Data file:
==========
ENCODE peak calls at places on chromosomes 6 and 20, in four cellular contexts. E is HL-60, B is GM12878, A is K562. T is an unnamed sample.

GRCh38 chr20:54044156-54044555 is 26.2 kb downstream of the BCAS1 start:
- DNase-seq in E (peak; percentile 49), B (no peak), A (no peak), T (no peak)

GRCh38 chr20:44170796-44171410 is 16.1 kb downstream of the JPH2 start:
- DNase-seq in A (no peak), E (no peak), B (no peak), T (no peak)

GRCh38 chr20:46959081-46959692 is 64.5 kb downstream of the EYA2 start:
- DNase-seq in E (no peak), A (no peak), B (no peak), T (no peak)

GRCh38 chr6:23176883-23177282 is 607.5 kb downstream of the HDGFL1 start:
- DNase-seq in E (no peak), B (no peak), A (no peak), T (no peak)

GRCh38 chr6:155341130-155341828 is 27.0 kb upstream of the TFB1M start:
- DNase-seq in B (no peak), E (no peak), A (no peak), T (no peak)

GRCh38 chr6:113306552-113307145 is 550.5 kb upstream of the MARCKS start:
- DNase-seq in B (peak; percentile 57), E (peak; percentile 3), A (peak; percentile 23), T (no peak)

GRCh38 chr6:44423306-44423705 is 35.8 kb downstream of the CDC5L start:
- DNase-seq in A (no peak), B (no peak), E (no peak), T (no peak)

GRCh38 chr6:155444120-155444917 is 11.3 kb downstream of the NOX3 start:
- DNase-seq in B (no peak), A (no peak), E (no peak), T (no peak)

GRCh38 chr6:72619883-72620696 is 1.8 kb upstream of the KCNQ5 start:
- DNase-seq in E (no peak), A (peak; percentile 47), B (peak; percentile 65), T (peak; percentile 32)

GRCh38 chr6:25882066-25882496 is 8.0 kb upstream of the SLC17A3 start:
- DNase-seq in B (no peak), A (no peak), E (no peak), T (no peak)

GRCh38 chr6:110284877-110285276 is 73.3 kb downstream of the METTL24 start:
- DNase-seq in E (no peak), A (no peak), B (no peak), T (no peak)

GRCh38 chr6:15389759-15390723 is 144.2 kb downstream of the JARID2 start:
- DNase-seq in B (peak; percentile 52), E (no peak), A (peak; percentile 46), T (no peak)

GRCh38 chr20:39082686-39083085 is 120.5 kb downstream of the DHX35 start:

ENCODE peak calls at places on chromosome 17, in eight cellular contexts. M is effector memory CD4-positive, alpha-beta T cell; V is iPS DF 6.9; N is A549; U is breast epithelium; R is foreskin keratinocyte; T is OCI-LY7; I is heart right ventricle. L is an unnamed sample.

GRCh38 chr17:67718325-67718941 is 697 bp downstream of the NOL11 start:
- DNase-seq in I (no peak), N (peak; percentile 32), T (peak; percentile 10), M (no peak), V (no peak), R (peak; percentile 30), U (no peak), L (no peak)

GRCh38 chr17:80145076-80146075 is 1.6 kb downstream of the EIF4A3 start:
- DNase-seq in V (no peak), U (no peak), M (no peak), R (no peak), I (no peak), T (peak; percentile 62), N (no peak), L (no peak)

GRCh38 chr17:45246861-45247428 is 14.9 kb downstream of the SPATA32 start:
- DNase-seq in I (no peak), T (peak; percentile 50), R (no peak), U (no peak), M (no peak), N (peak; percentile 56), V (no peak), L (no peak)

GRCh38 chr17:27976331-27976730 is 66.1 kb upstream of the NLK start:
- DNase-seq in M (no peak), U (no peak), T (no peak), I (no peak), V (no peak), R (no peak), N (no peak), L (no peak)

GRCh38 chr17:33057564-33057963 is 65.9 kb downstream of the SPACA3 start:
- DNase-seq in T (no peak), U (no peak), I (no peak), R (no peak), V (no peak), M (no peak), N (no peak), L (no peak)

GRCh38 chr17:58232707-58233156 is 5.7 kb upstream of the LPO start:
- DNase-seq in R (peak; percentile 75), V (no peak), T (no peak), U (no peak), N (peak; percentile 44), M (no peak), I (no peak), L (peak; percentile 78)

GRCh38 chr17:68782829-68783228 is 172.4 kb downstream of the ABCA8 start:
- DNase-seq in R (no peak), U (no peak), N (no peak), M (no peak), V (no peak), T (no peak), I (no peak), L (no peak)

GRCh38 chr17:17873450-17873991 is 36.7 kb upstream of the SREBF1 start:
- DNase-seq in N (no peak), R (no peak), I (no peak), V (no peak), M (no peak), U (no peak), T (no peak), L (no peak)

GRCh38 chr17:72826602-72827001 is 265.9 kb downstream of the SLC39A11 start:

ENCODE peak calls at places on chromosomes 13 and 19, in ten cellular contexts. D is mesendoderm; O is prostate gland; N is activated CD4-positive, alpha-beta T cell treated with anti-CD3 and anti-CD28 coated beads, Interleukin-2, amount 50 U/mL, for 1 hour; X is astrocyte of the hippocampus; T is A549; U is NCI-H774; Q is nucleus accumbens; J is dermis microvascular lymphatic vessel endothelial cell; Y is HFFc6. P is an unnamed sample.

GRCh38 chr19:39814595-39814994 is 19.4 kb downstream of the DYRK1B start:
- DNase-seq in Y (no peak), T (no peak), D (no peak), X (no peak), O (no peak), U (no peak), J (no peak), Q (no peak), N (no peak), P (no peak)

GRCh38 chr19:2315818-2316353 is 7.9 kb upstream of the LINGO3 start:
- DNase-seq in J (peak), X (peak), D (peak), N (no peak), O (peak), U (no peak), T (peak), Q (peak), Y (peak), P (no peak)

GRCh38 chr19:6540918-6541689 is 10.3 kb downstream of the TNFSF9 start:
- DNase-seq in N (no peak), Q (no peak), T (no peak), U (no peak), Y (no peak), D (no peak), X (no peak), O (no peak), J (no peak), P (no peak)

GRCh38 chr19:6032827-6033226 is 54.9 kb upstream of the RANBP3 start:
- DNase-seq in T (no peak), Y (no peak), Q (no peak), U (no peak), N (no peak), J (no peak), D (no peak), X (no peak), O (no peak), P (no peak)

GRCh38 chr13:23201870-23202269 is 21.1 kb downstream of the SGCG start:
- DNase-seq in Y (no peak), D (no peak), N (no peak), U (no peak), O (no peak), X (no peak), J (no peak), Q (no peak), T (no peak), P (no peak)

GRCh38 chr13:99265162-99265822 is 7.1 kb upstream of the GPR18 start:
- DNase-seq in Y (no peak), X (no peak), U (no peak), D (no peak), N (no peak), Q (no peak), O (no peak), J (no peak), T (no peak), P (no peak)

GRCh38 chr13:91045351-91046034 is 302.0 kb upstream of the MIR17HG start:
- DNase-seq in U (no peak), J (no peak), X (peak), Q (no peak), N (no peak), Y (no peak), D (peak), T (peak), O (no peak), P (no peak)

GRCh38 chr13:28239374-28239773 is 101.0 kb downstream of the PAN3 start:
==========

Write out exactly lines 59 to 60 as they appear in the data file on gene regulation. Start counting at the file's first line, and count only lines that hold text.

- DNase-seq in U (no peak), J (no peak), X (peak), Q (no peak), N (no peak), Y (no peak), D (peak), T (peak), O (no peak), P (no peak)

GRCh38 chr13:28239374-28239773 is 101.0 kb downstream of the PAN3 start: